This is all about encountering “the other,” so men of various races are encouraged to apply, but preference will be given to Gypsies. (My husband? You guessed it. A white guy.) My lover should drink too much, but not to the point of throwing up, and should have tattoos that suggest a mysterious past with the merchant marines. He may or may not still be married to a Vegas showgirl and shouldn’t know how many children he’s sired. He should show me things about myself that I never knew were there and make me do things in bed that I blush to remember. When he leaves me, and he must, I will weep desperately for days until I finally drag myself to the computer to write it out.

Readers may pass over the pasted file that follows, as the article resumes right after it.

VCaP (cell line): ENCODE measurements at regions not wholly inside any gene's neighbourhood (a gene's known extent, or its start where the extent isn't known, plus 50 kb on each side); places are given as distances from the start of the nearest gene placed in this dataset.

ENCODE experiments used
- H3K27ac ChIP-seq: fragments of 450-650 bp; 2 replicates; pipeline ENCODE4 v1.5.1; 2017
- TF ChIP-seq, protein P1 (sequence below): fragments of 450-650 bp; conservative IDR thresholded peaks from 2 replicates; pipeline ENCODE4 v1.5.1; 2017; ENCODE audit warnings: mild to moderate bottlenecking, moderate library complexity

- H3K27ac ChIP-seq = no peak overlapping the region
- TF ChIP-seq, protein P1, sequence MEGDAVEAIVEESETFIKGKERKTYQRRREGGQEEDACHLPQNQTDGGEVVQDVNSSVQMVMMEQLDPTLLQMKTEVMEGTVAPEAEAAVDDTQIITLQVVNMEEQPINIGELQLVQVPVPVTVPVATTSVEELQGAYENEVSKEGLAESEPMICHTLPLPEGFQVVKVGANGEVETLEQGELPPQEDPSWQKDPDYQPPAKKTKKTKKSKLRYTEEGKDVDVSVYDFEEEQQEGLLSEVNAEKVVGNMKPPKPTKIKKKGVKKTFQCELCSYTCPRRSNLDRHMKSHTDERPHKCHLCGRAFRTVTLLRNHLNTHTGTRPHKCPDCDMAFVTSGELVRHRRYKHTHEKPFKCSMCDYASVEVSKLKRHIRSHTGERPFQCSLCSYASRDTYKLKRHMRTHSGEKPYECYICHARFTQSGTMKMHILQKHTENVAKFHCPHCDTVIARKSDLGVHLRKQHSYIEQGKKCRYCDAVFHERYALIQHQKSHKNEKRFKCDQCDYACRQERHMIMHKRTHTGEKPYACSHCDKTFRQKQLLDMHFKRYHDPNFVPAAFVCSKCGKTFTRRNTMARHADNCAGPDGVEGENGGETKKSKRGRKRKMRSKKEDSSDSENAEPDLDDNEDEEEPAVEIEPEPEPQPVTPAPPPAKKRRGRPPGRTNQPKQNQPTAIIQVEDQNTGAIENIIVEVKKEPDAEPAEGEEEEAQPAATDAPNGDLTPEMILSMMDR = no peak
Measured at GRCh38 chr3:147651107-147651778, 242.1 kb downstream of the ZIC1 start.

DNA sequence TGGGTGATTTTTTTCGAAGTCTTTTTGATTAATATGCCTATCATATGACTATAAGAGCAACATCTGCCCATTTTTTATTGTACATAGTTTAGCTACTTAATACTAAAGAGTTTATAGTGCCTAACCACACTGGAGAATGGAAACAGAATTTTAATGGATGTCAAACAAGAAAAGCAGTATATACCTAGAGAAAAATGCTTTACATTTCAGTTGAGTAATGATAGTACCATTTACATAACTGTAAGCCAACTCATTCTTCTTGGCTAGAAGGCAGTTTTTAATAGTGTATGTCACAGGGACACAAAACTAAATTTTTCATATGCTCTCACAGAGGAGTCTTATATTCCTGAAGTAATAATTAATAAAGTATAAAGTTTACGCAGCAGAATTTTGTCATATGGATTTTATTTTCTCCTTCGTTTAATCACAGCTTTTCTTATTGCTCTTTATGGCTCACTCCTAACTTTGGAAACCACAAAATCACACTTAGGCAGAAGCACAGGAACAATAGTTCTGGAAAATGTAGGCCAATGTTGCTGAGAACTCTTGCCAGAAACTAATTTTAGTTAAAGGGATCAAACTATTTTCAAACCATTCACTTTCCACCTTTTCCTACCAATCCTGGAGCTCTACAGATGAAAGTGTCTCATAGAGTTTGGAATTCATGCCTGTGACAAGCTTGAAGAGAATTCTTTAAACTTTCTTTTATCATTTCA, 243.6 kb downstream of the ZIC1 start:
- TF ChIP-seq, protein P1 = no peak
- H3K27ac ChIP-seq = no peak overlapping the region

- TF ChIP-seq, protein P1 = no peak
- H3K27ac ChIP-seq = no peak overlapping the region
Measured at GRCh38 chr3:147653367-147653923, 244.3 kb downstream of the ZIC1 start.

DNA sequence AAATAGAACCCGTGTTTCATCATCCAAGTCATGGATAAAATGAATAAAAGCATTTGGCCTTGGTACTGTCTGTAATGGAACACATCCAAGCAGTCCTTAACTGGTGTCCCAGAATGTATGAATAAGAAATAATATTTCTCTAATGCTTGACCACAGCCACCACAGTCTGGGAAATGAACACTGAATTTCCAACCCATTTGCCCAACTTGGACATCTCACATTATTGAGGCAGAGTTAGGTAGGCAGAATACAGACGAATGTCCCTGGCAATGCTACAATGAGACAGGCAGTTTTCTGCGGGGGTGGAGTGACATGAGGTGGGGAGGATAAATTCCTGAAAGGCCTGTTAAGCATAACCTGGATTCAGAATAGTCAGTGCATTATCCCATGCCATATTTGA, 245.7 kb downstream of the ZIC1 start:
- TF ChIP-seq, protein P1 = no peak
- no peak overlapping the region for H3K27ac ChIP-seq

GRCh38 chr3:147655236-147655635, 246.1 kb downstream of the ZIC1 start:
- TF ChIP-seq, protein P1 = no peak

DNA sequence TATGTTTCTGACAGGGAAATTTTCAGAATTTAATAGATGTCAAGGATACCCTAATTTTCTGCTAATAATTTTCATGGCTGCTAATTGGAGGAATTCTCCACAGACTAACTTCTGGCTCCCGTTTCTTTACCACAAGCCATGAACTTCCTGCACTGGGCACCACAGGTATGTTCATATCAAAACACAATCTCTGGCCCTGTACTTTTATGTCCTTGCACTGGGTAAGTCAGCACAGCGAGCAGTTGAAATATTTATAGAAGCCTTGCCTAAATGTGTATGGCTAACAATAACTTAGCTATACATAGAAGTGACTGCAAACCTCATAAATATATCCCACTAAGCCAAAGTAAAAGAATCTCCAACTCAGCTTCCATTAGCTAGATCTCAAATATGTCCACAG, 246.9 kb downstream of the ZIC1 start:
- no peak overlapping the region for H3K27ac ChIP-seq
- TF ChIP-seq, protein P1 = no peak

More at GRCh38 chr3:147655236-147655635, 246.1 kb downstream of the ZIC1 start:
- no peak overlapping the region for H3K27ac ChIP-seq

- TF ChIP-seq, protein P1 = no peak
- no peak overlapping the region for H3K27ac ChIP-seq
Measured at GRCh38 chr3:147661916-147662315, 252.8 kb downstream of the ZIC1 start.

They say the definition of crazy is doing what you’ve always done and expecting different results. I’ve always been with men who respected me. Where’s the poetry in that? If you’re a charismatic dickhead with a talent for making women unhappy, please respond to this ad.
Editor’s note: Readers who want to respond to these ads should contact Wendy MacLeod, a SWPF (single white female playwright) looking for nutjobs to exploit for additional material, via email@example.com.